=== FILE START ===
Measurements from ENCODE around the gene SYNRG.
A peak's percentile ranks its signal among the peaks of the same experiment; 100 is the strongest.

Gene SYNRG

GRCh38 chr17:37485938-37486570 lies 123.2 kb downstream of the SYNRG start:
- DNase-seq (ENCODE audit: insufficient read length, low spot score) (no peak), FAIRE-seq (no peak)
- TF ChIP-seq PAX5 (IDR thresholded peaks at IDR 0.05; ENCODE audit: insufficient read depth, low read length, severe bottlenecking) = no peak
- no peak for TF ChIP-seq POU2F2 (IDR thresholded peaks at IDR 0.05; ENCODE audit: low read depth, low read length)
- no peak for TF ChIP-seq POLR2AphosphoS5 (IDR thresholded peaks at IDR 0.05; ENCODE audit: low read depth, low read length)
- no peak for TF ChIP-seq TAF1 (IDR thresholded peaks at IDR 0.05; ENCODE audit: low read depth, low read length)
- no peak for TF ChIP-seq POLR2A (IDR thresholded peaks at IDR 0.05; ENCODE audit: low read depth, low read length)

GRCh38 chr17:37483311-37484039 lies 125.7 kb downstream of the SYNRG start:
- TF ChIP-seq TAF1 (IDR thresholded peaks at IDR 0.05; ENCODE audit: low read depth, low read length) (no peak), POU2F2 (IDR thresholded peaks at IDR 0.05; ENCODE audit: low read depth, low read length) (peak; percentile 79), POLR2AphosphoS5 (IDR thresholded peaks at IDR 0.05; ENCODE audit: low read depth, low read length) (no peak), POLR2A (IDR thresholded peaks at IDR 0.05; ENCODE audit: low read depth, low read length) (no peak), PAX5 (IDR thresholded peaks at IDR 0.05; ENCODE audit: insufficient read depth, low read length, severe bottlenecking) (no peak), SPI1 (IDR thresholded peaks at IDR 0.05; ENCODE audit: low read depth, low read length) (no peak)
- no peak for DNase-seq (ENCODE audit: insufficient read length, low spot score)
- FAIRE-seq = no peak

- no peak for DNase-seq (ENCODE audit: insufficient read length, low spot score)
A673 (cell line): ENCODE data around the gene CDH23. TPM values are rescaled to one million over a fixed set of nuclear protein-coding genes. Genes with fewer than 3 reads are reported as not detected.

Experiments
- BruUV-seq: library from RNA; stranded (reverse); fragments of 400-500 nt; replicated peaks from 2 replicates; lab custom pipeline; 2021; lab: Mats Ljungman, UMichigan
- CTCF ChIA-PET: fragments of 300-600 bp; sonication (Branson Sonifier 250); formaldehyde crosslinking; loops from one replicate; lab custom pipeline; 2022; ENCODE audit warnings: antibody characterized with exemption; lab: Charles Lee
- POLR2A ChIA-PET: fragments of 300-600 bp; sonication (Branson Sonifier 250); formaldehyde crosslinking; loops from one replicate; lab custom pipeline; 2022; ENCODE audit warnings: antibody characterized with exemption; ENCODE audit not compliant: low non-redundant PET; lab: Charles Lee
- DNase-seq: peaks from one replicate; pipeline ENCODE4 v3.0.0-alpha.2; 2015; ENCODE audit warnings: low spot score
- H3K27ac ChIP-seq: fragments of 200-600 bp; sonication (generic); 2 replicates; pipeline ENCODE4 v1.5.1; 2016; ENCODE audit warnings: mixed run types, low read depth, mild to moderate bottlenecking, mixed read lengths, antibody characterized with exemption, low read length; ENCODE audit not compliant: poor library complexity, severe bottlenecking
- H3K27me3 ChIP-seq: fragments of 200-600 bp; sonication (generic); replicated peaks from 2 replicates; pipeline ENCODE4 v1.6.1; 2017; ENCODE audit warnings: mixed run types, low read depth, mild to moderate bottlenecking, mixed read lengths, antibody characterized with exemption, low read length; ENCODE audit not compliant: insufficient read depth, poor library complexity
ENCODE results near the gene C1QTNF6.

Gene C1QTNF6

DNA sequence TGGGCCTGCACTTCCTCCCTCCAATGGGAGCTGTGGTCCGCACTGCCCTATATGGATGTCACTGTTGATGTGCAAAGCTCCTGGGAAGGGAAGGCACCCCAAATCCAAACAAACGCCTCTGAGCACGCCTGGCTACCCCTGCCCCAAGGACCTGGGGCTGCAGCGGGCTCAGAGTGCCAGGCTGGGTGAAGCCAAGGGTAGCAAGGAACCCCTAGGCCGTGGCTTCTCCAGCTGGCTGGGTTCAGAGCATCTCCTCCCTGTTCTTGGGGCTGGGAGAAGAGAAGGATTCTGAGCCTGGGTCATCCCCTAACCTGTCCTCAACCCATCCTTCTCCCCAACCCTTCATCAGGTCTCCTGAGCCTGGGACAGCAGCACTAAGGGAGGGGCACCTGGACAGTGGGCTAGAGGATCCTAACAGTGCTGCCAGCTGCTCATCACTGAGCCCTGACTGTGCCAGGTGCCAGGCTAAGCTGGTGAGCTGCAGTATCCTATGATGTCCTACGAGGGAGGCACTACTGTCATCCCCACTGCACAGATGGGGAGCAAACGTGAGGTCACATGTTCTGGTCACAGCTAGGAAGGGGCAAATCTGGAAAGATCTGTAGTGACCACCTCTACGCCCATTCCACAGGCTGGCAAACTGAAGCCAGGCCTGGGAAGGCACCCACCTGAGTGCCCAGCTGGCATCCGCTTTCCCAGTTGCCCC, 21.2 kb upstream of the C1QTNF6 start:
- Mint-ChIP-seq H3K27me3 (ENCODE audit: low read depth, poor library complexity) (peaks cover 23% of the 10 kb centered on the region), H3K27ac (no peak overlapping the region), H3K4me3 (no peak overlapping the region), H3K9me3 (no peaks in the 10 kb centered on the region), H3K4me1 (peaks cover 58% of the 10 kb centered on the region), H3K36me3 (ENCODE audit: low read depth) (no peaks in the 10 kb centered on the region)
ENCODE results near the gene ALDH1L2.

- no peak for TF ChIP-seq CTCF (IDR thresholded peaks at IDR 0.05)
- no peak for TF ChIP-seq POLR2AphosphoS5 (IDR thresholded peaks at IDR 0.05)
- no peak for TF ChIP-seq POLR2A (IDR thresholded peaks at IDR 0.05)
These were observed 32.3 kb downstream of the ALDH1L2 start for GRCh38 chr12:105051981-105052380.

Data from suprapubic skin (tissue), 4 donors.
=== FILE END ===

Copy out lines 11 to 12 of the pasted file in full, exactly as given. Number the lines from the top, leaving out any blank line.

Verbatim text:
GRCh38 chr17:37483311-37484039 lies 125.7 kb downstream of the SYNRG start:
- TF ChIP-seq TAF1 (IDR thresholded peaks at IDR 0.05; ENCODE audit: low read depth, low read length) (no peak), POU2F2 (IDR thresholded peaks at IDR 0.05; ENCODE audit: low read depth, low read length) (peak; percentile 79), POLR2AphosphoS5 (IDR thresholded peaks at IDR 0.05; ENCODE audit: low read depth, low read length) (no peak), POLR2A (IDR thresholded peaks at IDR 0.05; ENCODE audit: low read depth, low read length) (no peak), PAX5 (IDR thresholded peaks at IDR 0.05; ENCODE audit: insufficient read depth, low read length, severe bottlenecking) (no peak), SPI1 (IDR thresholded peaks at IDR 0.05; ENCODE audit: low read depth, low read length) (no peak)